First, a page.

Originally Posted by Dave Vaughn
What part of the plot do you think requires a suspension of belief other than the number of enemy fighters they were facing? In the movie they face 200, it real life the number was somewhere between 50 and 60, but according to military data taken from the scenes, these four men killed the majority of the bad guys during the battle and for even one of them surviving says a lot about their fortitude and training.
There were a few things that really asked me to suspend my disbelief. Of course in every film we're asked to do this, because there are always elements that intellectually we know cannot be believed. Most of us don't believe there are vampires, but we're willing to suspend that disbelief because it's a lot of fun to explore and engage the vampire mythology.
With a story like Lone Survivor, which is based on fact rather than fiction, there are times when we know things differently than the movie portrays, and we understand that the writer and/or director deliberately changes things to increase the emotion or impact of the story. Since I knew the story fairly well from a number of different accounts, I knew for example that he didn't "die" on the gurney and revive with a defibrillator. He also didn't have that reflective inner monologue, but it was a nicely staged dramatic device that only required that I temporarily ignore the fact that I know it didn't happen so I could enjoy it.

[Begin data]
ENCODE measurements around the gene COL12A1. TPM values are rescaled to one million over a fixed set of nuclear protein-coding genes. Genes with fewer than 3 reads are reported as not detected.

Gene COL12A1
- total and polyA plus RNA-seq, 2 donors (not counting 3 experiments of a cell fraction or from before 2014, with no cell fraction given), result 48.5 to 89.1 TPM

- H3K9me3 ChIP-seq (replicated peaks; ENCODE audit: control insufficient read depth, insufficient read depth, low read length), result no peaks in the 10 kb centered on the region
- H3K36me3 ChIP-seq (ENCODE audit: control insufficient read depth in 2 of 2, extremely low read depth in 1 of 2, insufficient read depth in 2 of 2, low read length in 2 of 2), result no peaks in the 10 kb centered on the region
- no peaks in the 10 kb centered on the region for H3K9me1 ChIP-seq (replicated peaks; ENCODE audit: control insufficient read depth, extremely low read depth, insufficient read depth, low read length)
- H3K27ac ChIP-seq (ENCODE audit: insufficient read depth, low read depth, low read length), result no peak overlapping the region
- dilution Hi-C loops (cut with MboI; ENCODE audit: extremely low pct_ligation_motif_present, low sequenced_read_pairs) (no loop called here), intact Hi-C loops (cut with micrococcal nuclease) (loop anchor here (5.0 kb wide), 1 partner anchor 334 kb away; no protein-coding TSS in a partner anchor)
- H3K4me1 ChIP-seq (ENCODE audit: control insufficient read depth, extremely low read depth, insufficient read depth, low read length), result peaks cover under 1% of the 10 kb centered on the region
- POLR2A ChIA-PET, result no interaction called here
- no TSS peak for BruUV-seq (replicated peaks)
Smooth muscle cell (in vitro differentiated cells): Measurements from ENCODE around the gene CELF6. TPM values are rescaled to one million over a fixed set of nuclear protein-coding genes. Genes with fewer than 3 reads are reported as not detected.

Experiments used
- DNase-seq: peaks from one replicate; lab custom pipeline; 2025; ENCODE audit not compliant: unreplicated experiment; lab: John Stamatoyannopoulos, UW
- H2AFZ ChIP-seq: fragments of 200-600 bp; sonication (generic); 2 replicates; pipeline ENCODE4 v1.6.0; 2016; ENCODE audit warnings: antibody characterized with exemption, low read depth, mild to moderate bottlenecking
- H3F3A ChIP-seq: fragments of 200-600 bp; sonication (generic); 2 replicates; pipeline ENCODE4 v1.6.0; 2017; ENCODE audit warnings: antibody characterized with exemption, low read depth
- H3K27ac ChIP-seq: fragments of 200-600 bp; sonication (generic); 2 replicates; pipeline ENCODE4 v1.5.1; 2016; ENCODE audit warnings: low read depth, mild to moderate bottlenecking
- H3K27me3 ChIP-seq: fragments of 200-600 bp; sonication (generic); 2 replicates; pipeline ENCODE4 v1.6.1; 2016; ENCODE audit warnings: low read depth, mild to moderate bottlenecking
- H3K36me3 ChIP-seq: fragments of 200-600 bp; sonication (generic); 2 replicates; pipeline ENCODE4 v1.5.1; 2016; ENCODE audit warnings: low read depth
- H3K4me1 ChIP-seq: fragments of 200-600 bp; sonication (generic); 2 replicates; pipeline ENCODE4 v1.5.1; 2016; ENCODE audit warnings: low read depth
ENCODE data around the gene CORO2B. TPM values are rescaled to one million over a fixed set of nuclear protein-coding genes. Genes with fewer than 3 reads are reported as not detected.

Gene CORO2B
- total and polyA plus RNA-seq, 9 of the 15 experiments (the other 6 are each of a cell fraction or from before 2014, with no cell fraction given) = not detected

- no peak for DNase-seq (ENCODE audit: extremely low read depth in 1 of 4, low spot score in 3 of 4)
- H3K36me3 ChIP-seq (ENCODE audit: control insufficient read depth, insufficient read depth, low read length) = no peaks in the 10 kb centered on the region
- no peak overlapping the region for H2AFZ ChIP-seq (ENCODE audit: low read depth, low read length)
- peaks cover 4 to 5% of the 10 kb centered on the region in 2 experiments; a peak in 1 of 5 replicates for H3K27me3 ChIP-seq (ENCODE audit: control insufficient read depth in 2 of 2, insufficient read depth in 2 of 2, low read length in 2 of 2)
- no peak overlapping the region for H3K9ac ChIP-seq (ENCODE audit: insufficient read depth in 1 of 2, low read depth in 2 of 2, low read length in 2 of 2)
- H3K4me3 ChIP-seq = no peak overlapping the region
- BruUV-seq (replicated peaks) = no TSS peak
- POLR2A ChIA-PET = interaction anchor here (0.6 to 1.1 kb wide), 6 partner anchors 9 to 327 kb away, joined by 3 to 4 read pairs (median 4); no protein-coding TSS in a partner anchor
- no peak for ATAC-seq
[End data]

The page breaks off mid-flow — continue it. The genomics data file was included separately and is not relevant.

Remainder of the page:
There are other small and not so small things. For example the ebb and flow of the enemy contact is like many other films where the bullets are flying fast and furious until the characters need a quiet moment for important dialog to be spoken, and I think, "It's nice of the attackers to be holding fire until these guys are done speaking."
We also know that the drama played out at Afghan village never happened, and the plot literally flies off the rails if you're picking nits. There was no attack on the village, no swirling just-in-time arrival of choppers to blast the attackers into oblivion, no dramatic we've got to leave now moment, etc. Again, I loved the movie but there were times when I had to subdue the facts because the plot had gone into uncharted territory.
I was glad to see "Based on a true story" rather than "This is a true story." That's all I needed to see to know there'd be plenty of artistic license and that I could watch it as an entertainment and homage, but not as history.